National Courts and EU Environmental Law
Direct effect, consistent interpretation, and State liability are instruments developed by the Court of Justice of the European Union for national courts to remedy conflicts between national laws and EU environmental law (and may also be used in some jurisdictions to resolve national law and international law). This book looks at the 'remedial capacity' of these doctrines/tools from the perspective of the national court applying them. In short: What are the strengths, weaknesses, and unexplored opportunities at the grassroots level, and what can we learn from the comparative experiences in environmental law practice within Member States? The study reveals considerable differences in the way these doctrines are handled at the national level. And, it is clear that these differences go beyond the challenges facing newly joined Member States where the judiciary might be expected to still be learning its way with EU law. Even within long standing EU Members, there is by no means a consistency in approach. The judiciary that handles environmental cases has recently established an informal cooperative network to learn from each other. It may be some years away from a time when national courts are regularly referred to not only to decisions of the Court of Justice of the European Union, but also to cases from other EU national courts to assist them in their decision-making. But, if this study, which is first of its kind in this field, helps to stimulate that process, the handling of environmental law within the EU can only be improved. (Series: The Avosetta Series - Vol. 10) ** About the editors: Prof. Jans is professor of Administrative Law at the University of Groningen. Prof. Macrory is professor of Environmental Law at University College London. Prof. Moreno Molina is professor of Administrative Law at the Universidad Carlos III de Madrid.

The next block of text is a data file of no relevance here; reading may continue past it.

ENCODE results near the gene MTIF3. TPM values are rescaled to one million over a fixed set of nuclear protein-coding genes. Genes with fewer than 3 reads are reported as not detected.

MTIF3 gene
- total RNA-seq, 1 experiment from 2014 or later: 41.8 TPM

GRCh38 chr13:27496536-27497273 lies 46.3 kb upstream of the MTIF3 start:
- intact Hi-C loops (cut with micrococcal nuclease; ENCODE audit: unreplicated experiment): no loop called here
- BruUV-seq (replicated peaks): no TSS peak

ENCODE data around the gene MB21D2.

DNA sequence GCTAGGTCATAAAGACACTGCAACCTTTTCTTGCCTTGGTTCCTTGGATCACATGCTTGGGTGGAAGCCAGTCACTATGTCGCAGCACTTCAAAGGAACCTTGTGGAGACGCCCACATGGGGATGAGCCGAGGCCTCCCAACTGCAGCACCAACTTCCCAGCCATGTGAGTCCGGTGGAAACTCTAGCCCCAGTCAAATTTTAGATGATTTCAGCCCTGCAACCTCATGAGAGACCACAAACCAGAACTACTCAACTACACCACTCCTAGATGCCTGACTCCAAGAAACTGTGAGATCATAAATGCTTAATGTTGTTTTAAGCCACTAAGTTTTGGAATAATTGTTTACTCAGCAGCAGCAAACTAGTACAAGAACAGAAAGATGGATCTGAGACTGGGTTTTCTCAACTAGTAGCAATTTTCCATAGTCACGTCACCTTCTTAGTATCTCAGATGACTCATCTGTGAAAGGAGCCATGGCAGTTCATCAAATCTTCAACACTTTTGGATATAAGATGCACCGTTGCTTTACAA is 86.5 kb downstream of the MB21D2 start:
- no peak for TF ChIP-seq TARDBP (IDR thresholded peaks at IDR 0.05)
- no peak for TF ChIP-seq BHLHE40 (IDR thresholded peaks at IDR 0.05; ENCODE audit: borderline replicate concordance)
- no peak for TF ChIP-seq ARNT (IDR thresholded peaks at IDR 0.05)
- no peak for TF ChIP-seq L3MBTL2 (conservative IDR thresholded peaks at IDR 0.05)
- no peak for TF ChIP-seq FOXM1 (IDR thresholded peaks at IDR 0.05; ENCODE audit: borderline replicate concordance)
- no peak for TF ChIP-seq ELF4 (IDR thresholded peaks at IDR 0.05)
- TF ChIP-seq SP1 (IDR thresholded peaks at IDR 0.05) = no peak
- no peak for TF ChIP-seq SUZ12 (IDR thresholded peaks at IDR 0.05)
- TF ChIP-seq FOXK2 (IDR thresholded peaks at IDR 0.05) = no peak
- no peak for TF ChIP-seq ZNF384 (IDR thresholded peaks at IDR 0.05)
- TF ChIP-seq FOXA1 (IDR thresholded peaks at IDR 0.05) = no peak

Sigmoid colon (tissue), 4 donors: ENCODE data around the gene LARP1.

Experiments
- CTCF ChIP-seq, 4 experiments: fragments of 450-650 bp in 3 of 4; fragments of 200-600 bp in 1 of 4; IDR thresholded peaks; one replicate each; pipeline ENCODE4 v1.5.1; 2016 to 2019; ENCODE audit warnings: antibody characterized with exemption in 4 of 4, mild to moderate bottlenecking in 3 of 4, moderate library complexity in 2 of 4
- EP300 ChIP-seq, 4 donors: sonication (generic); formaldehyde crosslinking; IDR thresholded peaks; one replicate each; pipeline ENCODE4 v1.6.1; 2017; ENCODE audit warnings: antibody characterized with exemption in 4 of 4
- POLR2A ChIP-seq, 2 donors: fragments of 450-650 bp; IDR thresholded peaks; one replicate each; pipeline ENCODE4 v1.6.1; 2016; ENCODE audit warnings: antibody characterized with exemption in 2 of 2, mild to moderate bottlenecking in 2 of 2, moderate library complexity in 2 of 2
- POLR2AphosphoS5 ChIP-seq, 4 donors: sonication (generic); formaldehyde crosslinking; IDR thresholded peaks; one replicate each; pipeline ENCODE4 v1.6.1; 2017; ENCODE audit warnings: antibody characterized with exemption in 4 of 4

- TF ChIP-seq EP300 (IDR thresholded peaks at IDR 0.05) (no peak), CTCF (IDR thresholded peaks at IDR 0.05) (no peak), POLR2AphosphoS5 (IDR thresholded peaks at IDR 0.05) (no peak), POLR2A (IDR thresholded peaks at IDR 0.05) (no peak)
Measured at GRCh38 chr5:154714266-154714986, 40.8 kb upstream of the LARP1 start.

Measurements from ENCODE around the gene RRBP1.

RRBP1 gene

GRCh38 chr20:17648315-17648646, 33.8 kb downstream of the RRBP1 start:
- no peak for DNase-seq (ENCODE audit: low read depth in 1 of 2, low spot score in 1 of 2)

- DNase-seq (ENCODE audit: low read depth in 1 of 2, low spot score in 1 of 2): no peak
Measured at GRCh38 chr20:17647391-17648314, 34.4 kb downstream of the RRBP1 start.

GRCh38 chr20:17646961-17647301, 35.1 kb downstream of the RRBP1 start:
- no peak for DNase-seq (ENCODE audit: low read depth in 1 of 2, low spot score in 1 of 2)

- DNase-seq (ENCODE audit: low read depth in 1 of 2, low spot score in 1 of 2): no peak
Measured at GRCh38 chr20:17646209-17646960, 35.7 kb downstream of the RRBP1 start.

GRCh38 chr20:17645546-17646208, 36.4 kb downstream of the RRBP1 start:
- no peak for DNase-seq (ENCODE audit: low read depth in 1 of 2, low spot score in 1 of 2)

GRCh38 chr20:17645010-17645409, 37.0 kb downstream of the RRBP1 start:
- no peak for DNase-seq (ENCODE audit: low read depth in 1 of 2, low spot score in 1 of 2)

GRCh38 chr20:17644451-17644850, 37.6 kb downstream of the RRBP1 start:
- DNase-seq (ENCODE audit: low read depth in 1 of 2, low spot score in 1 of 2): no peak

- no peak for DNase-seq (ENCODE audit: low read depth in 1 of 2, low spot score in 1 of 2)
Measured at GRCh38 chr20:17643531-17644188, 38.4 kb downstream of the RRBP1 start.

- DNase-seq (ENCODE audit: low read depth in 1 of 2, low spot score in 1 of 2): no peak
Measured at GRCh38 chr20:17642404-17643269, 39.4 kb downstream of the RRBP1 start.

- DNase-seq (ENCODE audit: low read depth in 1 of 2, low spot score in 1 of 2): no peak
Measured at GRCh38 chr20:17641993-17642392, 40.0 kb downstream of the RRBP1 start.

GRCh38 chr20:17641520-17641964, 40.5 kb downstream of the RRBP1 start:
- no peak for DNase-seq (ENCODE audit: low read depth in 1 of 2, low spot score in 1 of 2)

Publication Date: 5/15/2013